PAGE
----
I thought I’d share some of the woes of string recording and its difficulties. We have started the string recording process and I always need to remind myself that what we’re trying to do is no easy task. As a cellist and a person who has recorded dozens of records of my lifetime I knew how difficult string recording is. It’s often frustrating for me when an inexperienced engineer doesn’t realize the intricacy of recording strings. They assume the player is insufficient compared to the guitar player who’s strumming away “flawlessly.” The reality is, in contrast to every other instrument that I can think of, recording strings is one of the most difficult, frustrating instruments to record.
You may ask the question, why is recording strings so difficult. The first answer is the violin or cello is one of the most demanding instruments. There is no other instrument where there is so much precision needed. A guitar you have frets and as long as you put your finger in between the frets you’re going to get the correct note. Just the fact that most guitar players teach themselves how to play this instrument demonstrates its simplicity. A piano you just push down on the right keys and the notes going to sound in tune with a good tone. Putting it even in more contrasting way, I could grab some stranger who has never seen or heard a piano and after a few seconds he could play one note just as well as a concert pianist touring around the world playing with major orchestras. I could never in a million years ask a stranger to produce a professional sound with one note on a cello without a few years of training.
I’m not saying that the piano, guitar, or any other instrument is easy in any way. Anybody who’s heard Rachmaninoff piano concertos know the immense technical difficulty that goes into performing this instrument at a high level. Similar to guitar, playing basic chords and strumming patterns are quite elementary, but anybody whose heard Tim Reynolds, Stevie Ray Vaughn, Jimi Hendrix, ect. knows that to master the guitar is no easy task. What I’m describing is the initial beginning phases of even beginning to learn a string instrument. It takes years before you can even start to produce a sound the closely resembles the likes of Yo-Yo Ma or Josh Bell. There aren’t many people that I know who has practiced as hard as I have in my lifetime. You’d think that I could easily play just about anything with just a few minutes of practice. I have immense confidence in my playing, but perfection that is required in recording takes practice and many, many takes.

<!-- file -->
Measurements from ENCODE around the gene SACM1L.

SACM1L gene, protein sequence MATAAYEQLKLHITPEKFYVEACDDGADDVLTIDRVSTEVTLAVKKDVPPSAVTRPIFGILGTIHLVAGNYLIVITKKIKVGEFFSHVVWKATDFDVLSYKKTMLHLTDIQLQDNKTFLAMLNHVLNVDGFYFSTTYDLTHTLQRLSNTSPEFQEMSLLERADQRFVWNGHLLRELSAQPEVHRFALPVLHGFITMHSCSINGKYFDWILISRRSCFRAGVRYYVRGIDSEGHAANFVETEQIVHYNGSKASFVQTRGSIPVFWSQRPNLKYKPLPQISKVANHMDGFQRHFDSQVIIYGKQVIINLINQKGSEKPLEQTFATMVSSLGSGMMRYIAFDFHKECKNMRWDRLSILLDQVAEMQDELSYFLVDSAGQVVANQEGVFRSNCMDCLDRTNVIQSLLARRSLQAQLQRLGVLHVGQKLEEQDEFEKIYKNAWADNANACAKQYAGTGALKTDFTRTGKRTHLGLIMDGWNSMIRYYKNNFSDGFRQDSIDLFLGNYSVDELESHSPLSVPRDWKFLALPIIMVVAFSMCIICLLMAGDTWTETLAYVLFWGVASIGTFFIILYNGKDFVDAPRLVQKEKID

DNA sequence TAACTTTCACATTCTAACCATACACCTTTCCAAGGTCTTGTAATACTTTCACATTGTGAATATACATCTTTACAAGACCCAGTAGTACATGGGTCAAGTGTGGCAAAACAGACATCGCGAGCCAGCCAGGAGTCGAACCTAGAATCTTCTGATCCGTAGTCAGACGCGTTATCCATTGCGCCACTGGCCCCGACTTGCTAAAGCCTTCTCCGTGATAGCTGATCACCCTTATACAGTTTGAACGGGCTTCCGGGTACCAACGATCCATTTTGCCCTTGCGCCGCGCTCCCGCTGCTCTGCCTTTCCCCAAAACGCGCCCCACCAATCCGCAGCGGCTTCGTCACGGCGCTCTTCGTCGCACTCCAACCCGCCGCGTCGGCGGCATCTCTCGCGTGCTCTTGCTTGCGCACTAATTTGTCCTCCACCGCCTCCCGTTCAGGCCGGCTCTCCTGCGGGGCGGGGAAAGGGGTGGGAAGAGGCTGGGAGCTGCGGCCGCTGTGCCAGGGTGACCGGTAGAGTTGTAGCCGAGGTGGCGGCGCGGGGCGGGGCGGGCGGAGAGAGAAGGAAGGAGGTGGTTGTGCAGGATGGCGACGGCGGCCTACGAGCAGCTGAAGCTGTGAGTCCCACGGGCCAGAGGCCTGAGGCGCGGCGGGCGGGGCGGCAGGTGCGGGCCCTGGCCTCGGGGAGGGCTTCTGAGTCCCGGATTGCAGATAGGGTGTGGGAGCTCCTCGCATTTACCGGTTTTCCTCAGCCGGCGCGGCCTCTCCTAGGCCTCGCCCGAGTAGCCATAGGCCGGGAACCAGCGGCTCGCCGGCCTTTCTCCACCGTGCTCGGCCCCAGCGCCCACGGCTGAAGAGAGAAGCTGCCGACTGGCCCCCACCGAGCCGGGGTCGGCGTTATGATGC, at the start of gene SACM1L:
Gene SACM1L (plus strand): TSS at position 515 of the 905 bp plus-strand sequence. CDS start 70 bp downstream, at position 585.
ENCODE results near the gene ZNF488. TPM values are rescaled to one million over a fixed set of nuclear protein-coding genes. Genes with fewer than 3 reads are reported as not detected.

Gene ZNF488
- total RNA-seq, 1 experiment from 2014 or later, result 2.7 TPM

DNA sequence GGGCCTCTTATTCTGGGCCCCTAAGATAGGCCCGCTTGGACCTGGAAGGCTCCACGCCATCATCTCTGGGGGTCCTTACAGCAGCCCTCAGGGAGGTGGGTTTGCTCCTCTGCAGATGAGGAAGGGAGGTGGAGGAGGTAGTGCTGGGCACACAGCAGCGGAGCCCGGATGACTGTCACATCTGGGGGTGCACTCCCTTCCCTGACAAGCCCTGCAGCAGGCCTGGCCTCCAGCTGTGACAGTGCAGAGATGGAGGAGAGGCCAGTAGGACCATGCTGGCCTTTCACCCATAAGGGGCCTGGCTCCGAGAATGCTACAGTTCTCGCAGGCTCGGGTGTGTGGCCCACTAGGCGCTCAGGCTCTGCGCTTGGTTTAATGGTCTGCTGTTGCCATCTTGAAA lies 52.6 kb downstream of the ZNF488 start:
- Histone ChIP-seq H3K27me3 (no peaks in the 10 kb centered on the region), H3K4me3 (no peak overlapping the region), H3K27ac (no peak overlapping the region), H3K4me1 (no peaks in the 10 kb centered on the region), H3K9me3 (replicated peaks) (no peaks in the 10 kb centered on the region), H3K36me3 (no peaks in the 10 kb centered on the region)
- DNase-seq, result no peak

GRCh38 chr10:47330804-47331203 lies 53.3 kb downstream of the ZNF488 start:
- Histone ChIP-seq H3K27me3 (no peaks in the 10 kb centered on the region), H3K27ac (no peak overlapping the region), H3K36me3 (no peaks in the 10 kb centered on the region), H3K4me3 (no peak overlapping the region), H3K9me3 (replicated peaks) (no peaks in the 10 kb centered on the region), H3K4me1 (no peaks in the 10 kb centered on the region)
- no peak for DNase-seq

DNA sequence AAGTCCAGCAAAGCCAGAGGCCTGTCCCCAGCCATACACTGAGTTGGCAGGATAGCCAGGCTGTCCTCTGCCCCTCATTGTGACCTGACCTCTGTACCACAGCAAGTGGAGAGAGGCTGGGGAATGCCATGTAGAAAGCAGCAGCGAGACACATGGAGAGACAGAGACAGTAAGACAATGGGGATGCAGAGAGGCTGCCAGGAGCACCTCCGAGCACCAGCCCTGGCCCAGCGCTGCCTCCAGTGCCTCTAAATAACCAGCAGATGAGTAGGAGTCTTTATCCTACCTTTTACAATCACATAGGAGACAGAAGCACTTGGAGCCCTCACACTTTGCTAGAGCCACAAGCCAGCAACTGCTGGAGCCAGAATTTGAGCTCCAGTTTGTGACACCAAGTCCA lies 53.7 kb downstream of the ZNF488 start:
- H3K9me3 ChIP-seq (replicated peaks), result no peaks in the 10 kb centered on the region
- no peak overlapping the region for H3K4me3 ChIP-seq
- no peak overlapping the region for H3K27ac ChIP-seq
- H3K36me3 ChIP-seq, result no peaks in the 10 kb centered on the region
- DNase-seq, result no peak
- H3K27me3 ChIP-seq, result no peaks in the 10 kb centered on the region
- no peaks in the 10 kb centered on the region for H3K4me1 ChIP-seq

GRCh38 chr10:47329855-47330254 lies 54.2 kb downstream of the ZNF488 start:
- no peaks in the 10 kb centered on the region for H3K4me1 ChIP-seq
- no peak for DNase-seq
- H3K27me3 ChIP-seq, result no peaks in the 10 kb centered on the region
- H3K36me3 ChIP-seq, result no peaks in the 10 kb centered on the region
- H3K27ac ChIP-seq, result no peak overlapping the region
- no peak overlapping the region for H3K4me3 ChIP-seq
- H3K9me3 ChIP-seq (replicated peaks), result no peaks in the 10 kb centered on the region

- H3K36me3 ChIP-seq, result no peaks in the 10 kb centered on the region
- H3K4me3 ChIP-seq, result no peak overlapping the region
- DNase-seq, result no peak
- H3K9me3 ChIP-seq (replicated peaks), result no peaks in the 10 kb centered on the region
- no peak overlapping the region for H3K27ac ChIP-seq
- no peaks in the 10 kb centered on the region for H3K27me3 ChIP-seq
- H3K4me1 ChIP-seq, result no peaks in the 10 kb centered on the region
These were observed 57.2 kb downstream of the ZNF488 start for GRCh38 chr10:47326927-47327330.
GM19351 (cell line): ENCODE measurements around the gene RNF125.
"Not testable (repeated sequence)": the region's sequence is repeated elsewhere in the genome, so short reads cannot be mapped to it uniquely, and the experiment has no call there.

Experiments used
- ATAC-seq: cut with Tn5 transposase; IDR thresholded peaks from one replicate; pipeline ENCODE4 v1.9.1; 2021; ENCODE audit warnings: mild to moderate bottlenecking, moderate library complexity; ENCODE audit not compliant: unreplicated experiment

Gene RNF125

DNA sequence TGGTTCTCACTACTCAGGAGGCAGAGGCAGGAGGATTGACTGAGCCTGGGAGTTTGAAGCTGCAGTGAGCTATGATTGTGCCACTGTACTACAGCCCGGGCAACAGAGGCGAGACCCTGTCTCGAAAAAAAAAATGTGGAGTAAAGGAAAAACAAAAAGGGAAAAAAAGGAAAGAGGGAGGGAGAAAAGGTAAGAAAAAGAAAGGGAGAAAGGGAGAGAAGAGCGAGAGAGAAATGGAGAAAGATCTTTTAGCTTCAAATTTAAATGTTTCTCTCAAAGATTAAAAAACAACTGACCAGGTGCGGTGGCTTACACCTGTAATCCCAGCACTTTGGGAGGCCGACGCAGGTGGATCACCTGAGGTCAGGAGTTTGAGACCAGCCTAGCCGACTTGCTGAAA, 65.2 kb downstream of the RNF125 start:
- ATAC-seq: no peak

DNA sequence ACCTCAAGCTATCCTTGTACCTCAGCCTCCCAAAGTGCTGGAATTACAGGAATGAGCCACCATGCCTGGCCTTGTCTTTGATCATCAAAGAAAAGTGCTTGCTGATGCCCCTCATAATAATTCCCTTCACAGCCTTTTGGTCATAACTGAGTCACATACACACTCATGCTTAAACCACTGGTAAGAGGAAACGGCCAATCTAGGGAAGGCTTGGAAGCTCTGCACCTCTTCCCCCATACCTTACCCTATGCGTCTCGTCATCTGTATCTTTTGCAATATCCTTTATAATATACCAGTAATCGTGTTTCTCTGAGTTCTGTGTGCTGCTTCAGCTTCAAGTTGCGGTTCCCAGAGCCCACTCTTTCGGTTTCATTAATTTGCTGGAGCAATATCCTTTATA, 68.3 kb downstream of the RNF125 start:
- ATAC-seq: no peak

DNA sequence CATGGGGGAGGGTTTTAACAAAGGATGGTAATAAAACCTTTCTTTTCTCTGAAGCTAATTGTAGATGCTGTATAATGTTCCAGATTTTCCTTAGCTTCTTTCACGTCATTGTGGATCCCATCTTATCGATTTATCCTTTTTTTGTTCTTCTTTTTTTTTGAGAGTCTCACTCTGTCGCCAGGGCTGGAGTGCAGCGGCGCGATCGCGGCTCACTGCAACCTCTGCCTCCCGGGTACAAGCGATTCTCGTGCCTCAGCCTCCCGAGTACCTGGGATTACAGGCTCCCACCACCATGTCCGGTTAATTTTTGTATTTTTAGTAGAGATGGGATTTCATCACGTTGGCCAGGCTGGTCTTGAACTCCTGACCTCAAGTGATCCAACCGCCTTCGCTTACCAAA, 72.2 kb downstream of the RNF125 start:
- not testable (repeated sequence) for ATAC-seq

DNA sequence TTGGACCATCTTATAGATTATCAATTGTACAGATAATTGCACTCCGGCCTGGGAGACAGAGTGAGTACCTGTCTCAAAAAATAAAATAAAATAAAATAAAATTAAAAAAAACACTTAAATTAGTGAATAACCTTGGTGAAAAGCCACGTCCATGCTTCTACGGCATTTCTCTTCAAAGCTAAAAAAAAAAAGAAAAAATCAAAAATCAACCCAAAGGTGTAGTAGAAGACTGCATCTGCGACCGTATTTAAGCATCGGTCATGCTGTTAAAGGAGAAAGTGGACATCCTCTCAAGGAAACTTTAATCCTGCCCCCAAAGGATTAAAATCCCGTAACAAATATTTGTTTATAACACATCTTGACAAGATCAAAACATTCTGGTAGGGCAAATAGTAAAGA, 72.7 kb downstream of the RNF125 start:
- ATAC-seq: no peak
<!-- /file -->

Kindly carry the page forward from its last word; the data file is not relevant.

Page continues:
Let’s remember that a cello and violin has no frets and are basing all our intonation from years of ear training and mentally knowing what perfectly in tune means. If I were to play a note in tune and then move my finger 1 millimeter would create an out of tune note, which is unusable in a recording. To put this in more perspective, the white keys on the piano are 23.5 millimeter’s a part and have a much larger margin for error if I were to accidently not put my finger precisely on the key.
Even if we record a perfectly in tune note we still have to worry about tone. Tone has about the same amount of precision as does the overall intonation of each note. If my bow is too close to the bridge I will get squeaky sounds, if it’s too far away from the bridge it will sound too muffled. Also depending on where my left hand is in relationship to the fingerboard also determines where my bow should be for ultimate tone production. Also if my bow is crooked as I bow across the string will also create sounds that are unwanted. Perfection in bowing technique takes years to train the muscles how to move.
After all of this we have to then think about the musicality of each note and how to connect from one note to the other. In contrast, a singer almost instinctually sings with correct phrasing and musicality. A string player has to think about how they would sing it and somehow figure out how that can be accomplished on their instrument. This has again to do with bow weight, bow placement, the speed of the bow, vibrato, shifting, and in a performance, the acting out of the emotion.
Again, I am not saying that other instruments are easy. I’m simply saying the difficulty in a string instruments makes it one of the most difficult instruments to record. I would compare the difficulty to that of golf. Golf by many is considered to be one of the most difficult sports in the world. It requires a ton a precision, concentration, and mental prowess. The difficulty is for some the reason they love the sport. I love cello because of the difficulty. I know there aren’t many people in the world that can do what I can do. Most guitar players can’t say the same thing. I just wanted to remind myself I play an amazing instrument, but a frustrating one at that. Keep that in mind when you listen to our recording that I took more takes than any other instrument would ever take. You should appreciate the perfection that I attempted to in the recordings with my tone, intonation, musicality, ect. Rant Over.